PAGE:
What's New

Zack Hutchins
Director of Communications

April 28, 2003

Study: Failure to collect all tobacco taxes cost state more than $500 million in 2001

New York State lost more than half a billion dollars in 2001 by failing to collect cigarette taxes, a study shows.

The state lost between $526 million and $609 million in 2001 because the state failed to collect taxes on tobacco products from sales via Native American convenience stores, the Internet, 800-number phone networks, bootlegged sales, and cross-border sales, the study concluded.

Early 2002 data suggests as much as $895 million was lost last year, the study added.

The research was done by independent economist Brian P. O'Connor of Ridgewood Economic Associates, Ltd. The Alliance for the Fair Application of Cigarette Taxes (FACT), a group of businesses, trade groups, and individuals, commissioned the study.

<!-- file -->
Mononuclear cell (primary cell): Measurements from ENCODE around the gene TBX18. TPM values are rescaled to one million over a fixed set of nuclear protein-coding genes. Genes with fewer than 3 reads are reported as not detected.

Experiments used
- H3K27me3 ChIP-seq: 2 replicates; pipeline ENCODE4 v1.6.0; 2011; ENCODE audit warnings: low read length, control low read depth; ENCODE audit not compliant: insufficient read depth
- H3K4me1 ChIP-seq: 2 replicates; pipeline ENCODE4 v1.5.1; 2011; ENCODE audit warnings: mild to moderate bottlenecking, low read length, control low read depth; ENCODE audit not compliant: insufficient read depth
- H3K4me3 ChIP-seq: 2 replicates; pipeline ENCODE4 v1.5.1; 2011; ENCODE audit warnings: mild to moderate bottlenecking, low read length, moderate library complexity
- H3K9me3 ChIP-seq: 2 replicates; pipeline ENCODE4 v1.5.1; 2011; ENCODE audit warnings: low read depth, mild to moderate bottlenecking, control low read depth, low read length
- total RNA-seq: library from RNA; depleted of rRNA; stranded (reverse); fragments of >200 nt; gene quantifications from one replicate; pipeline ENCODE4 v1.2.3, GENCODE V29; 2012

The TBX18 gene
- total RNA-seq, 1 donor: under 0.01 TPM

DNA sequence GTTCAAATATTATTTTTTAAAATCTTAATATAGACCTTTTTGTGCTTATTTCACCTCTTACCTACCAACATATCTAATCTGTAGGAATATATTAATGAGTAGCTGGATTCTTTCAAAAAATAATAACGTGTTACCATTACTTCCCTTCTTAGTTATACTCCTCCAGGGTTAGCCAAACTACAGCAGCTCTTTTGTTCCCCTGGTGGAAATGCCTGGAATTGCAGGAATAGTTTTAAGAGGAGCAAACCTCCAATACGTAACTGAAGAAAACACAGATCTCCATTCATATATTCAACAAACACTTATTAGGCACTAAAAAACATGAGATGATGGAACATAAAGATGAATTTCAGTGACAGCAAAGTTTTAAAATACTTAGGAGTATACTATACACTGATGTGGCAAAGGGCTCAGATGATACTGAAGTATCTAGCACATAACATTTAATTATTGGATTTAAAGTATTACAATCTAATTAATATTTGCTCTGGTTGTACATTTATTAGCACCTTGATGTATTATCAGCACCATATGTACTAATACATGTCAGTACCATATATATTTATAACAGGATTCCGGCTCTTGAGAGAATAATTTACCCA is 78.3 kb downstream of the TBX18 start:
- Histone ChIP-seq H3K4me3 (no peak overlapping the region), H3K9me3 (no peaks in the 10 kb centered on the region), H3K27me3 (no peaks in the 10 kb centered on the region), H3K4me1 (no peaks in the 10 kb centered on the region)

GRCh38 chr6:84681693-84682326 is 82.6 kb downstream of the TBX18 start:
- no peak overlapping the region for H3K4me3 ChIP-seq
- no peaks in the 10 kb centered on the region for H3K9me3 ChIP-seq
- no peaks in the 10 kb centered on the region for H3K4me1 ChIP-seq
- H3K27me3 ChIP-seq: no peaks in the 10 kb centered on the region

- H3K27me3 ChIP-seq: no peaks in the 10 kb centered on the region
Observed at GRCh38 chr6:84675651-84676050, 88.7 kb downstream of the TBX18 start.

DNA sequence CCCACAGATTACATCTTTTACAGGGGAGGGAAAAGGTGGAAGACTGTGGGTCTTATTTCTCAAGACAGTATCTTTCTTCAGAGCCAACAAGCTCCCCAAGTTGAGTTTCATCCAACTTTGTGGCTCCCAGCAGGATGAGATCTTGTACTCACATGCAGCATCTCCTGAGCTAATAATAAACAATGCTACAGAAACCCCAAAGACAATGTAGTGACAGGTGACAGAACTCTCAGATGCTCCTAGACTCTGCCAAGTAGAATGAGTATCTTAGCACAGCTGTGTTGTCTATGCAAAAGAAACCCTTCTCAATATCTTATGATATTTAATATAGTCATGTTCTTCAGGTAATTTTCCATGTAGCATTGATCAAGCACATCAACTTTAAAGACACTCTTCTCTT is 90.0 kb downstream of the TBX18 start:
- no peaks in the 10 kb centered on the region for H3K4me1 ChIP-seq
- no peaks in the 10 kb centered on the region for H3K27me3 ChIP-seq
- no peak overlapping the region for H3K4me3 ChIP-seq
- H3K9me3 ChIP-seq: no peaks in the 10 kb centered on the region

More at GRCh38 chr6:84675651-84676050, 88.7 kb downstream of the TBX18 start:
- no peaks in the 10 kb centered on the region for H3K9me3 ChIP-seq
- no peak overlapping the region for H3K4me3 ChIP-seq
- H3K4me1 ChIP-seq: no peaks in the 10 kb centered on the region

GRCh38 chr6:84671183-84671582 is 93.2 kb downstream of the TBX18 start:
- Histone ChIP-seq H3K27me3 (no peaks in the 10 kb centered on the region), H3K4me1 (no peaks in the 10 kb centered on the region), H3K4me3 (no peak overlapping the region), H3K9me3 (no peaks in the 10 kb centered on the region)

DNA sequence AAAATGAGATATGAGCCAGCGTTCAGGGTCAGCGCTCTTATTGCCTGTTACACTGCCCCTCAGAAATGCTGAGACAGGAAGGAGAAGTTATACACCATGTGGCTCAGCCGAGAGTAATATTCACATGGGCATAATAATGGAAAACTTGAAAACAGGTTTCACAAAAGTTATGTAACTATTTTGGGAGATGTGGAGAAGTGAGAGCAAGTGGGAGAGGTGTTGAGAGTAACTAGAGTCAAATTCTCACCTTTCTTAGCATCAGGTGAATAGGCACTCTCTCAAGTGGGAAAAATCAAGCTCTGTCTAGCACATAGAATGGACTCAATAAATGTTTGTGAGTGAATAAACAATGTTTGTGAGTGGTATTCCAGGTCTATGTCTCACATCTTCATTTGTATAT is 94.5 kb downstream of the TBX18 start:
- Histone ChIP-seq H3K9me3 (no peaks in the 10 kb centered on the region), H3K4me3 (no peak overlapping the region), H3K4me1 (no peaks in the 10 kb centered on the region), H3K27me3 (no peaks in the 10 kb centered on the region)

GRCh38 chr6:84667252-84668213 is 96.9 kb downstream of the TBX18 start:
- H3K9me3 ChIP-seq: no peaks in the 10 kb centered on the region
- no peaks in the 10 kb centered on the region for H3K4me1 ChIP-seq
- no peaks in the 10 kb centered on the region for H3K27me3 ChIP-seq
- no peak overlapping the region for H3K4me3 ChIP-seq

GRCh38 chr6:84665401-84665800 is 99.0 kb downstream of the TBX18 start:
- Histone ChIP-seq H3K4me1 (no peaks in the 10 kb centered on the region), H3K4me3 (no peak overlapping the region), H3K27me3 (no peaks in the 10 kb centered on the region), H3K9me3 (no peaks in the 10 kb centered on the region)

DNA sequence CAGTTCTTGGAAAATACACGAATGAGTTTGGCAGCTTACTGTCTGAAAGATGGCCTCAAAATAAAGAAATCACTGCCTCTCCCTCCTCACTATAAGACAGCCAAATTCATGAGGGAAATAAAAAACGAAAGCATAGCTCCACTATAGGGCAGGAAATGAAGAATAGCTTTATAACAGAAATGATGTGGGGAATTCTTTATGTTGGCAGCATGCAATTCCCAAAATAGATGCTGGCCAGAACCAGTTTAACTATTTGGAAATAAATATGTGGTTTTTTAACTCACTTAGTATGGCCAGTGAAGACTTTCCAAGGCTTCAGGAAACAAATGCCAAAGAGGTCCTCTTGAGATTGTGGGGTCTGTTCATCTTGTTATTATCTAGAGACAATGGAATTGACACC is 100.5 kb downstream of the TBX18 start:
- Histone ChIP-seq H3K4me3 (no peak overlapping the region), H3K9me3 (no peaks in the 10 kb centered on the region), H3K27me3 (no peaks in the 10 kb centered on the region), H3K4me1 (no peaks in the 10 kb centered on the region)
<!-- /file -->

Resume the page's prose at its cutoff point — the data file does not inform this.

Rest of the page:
"The state is turning its back on a legitimate revenue stream that could help stabilize a badly bruised economy," O'Connor said."Our research shows that a change in New York policy could reap significant benefits for the state's cash-strapped coffers."

O'Connor found that if taxes from these sources had been collected as the law provides, taxable cigarette sales in New York State would have been higher in 2001 by between 41 million and 47.5 million cartons.

At the New York State excise tax rate of $11.10 per carton, those cartons would have generated additional tax receipts of between $455 million and $527 million. Applying sales taxes of 4 percent to an average sales price of $43.13 per cigarette carton, revenues would have jumped to a grand total of $526 million to $609 million.

O'Connor estimates that those additional tax revenues would have added $298 million to $345 million to the state's General Fund, plus $228 million to $264 million to the HCRA (Health Care Reform Act) Fund.

"Uncollected cigarette taxes represented a potential windfall of more than half a billion dollars in 2001 - and up to nearly $900 million last year -- at a time when policy makers are struggling to fill a gaping budget hole," O'Connor said.